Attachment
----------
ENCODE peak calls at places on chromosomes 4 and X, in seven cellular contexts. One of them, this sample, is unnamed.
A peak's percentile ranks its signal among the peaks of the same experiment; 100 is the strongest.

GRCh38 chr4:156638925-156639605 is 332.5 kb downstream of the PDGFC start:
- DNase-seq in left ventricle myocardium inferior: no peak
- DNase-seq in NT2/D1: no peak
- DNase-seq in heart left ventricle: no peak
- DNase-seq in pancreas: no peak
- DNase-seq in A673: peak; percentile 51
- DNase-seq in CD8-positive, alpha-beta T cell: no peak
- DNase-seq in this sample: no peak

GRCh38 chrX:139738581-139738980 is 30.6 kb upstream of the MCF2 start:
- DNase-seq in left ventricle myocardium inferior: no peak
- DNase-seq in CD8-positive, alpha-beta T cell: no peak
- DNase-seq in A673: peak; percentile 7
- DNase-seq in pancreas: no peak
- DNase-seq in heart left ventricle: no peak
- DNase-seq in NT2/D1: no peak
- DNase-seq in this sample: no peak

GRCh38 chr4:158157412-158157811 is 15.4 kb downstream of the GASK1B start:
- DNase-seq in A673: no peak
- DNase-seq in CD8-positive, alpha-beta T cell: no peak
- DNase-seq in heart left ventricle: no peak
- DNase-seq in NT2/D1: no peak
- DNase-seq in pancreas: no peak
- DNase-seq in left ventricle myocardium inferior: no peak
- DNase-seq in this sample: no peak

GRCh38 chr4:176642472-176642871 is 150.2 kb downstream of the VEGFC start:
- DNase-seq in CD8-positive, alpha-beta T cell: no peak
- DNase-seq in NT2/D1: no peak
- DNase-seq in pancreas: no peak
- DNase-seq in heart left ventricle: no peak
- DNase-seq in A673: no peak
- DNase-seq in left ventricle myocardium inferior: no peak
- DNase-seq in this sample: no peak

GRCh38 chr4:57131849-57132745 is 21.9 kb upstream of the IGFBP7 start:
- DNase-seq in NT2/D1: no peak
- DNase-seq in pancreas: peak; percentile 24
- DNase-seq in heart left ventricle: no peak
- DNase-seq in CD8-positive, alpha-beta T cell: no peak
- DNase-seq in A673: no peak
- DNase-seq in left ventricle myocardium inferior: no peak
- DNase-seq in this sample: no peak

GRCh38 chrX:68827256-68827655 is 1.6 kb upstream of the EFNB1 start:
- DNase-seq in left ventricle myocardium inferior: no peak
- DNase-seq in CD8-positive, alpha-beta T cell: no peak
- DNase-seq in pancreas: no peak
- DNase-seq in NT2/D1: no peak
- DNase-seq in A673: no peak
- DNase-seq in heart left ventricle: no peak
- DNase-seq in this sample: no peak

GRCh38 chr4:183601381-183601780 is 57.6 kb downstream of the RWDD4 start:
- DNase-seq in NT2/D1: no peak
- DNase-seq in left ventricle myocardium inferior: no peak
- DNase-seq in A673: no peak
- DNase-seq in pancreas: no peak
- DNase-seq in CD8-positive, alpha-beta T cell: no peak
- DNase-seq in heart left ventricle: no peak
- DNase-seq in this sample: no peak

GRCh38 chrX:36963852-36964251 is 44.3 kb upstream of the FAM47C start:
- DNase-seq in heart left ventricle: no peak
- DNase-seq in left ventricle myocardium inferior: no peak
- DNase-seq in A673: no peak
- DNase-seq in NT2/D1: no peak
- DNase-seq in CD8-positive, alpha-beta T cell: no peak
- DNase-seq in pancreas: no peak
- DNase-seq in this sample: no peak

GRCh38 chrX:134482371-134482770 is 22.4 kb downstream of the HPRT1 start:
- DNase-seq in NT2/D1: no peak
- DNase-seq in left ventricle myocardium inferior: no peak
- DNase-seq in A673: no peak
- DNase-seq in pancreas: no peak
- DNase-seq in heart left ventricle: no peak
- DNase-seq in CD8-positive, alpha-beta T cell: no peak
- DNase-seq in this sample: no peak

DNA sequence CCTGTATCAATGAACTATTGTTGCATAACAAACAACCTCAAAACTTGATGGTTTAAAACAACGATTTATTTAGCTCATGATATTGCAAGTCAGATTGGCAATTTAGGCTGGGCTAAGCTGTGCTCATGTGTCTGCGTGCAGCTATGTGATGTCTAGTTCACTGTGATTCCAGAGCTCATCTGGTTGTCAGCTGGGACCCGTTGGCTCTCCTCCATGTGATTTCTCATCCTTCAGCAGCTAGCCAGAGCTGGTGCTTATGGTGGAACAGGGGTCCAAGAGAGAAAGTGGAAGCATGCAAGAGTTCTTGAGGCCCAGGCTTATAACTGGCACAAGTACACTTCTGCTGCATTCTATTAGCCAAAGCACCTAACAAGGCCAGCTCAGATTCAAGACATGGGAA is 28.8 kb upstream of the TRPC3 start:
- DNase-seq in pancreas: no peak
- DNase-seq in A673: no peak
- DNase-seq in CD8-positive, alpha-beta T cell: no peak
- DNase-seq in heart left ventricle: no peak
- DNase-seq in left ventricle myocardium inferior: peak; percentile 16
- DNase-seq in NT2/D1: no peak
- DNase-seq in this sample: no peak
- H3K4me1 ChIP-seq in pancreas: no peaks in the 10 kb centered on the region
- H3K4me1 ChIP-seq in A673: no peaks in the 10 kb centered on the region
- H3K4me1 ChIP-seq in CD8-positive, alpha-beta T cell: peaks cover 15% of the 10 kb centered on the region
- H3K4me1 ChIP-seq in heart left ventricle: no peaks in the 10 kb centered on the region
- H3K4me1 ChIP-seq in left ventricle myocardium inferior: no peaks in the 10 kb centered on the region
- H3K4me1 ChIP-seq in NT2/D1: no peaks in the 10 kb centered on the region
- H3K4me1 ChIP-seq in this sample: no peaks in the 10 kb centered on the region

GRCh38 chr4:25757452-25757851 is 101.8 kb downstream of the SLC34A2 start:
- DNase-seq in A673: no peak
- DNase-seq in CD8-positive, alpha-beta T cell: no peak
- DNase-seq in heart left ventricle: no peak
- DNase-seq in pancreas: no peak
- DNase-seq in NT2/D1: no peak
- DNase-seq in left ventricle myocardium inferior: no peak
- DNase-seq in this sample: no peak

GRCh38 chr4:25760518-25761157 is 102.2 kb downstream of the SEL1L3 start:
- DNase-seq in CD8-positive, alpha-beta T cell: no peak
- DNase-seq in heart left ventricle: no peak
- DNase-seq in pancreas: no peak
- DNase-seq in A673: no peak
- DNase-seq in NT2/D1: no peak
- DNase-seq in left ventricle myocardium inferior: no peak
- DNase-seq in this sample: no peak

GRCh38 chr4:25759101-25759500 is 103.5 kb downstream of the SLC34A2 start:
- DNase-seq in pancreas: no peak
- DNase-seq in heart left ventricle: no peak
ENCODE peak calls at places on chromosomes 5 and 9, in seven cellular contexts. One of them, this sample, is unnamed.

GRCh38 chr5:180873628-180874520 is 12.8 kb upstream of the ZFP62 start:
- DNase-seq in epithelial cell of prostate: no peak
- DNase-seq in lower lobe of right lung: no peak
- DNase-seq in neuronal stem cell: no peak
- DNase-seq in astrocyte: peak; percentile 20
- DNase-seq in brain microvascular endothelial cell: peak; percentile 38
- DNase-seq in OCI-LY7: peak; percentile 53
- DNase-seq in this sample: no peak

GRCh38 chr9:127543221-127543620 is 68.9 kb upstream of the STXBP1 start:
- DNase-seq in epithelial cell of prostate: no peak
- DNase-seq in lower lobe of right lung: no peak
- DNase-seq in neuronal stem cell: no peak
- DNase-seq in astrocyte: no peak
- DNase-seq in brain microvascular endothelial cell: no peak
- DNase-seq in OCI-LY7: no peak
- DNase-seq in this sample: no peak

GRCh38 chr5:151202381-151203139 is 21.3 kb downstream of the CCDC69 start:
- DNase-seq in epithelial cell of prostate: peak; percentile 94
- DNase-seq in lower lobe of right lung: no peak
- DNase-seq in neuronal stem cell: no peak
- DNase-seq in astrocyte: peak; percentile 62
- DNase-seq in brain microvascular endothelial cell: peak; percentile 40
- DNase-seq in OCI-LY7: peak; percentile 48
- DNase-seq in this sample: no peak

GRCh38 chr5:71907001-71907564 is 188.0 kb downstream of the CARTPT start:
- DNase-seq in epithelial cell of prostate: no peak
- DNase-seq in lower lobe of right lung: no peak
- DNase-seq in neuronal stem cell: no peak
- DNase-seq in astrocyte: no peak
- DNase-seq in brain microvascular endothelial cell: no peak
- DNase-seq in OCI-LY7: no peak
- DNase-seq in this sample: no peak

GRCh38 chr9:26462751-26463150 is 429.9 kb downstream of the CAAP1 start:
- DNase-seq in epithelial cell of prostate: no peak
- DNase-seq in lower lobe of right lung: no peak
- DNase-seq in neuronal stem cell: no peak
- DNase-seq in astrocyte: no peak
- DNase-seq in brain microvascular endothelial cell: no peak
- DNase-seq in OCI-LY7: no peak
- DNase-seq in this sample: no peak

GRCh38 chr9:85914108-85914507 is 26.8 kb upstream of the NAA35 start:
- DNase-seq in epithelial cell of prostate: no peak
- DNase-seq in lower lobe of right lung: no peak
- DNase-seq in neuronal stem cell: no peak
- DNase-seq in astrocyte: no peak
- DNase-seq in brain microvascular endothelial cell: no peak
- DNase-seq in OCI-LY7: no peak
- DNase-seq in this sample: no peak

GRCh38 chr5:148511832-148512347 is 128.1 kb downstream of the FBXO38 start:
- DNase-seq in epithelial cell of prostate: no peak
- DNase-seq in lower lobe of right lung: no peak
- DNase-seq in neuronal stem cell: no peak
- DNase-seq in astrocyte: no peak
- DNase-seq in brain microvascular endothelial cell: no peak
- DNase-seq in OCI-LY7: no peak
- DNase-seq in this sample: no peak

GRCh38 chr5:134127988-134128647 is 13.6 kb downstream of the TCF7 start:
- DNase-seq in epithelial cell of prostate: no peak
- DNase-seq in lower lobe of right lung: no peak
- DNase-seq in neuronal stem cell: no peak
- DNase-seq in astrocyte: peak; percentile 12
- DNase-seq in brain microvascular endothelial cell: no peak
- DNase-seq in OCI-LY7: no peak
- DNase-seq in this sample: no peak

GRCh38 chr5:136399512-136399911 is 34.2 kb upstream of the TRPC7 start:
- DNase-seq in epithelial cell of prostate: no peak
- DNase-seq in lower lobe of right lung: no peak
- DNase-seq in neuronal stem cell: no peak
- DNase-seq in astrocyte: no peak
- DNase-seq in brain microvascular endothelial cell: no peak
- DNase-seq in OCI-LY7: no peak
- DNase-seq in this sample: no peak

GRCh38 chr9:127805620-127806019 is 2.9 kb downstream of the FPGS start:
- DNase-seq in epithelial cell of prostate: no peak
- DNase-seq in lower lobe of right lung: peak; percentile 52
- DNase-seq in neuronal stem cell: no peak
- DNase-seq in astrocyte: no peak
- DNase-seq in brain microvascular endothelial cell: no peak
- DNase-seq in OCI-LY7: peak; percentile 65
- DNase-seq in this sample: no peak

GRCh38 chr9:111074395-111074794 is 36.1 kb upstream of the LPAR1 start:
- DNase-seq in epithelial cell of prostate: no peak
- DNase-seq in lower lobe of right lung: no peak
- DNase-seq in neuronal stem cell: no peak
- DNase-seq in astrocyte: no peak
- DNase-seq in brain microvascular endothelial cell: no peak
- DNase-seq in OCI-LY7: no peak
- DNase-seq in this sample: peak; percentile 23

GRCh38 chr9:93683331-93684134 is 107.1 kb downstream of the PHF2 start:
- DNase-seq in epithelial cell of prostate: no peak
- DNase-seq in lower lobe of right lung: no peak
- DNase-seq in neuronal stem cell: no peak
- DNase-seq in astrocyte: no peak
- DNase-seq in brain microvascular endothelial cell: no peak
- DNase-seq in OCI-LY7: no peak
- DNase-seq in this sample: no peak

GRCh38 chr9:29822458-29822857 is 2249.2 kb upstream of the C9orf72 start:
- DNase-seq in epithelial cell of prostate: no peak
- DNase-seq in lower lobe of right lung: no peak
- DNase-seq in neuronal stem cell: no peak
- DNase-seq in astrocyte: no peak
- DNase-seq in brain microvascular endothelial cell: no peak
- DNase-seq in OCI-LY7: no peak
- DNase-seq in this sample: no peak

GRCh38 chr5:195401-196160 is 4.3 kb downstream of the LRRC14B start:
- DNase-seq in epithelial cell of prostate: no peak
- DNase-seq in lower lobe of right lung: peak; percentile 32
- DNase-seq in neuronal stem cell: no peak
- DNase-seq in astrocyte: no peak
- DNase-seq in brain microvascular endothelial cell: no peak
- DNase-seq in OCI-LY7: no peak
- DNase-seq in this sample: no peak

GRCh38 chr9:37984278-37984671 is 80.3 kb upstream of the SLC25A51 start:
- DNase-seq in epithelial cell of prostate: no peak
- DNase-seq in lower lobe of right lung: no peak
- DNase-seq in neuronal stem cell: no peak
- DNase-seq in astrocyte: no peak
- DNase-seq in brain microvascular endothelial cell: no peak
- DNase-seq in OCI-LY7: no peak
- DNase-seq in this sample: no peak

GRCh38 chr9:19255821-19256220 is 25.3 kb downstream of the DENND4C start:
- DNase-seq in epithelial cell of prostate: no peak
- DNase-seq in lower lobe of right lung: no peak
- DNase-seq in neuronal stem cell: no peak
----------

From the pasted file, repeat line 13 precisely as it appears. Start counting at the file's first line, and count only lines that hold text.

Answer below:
- DNase-seq in CD8-positive, alpha-beta T cell: no peak